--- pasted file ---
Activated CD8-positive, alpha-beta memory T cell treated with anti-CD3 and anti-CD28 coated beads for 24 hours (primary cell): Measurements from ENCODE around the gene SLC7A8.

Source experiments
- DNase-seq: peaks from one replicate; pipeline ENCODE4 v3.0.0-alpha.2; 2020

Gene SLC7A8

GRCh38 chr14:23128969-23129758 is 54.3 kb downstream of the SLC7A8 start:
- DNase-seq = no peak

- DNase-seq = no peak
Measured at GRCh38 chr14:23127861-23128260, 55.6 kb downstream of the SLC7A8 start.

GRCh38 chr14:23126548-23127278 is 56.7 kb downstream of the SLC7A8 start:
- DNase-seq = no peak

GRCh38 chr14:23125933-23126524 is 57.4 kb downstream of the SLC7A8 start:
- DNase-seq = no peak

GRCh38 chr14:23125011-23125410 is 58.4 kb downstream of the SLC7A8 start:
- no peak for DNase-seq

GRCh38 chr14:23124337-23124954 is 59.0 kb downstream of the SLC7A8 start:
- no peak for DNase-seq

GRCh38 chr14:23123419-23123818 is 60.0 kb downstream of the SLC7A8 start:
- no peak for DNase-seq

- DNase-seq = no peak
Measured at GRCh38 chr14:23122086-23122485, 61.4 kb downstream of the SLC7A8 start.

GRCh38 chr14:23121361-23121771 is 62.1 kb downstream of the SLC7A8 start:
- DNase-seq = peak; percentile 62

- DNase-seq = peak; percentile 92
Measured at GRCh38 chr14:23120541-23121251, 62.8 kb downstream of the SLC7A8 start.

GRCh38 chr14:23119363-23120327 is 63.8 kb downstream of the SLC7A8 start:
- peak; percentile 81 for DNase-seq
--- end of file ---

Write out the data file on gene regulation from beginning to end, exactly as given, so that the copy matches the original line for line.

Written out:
Activated CD8-positive, alpha-beta memory T cell treated with anti-CD3 and anti-CD28 coated beads for 24 hours (primary cell): Measurements from ENCODE around the gene SLC7A8.

Source experiments
- DNase-seq: peaks from one replicate; pipeline ENCODE4 v3.0.0-alpha.2; 2020

Gene SLC7A8

GRCh38 chr14:23128969-23129758 is 54.3 kb downstream of the SLC7A8 start:
- DNase-seq = no peak

- DNase-seq = no peak
Measured at GRCh38 chr14:23127861-23128260, 55.6 kb downstream of the SLC7A8 start.

GRCh38 chr14:23126548-23127278 is 56.7 kb downstream of the SLC7A8 start:
- DNase-seq = no peak

GRCh38 chr14:23125933-23126524 is 57.4 kb downstream of the SLC7A8 start:
- DNase-seq = no peak

GRCh38 chr14:23125011-23125410 is 58.4 kb downstream of the SLC7A8 start:
- no peak for DNase-seq

GRCh38 chr14:23124337-23124954 is 59.0 kb downstream of the SLC7A8 start:
- no peak for DNase-seq

GRCh38 chr14:23123419-23123818 is 60.0 kb downstream of the SLC7A8 start:
- no peak for DNase-seq

- DNase-seq = no peak
Measured at GRCh38 chr14:23122086-23122485, 61.4 kb downstream of the SLC7A8 start.

GRCh38 chr14:23121361-23121771 is 62.1 kb downstream of the SLC7A8 start:
- DNase-seq = peak; percentile 62

- DNase-seq = peak; percentile 92
Measured at GRCh38 chr14:23120541-23121251, 62.8 kb downstream of the SLC7A8 start.

GRCh38 chr14:23119363-23120327 is 63.8 kb downstream of the SLC7A8 start:
- peak; percentile 81 for DNase-seq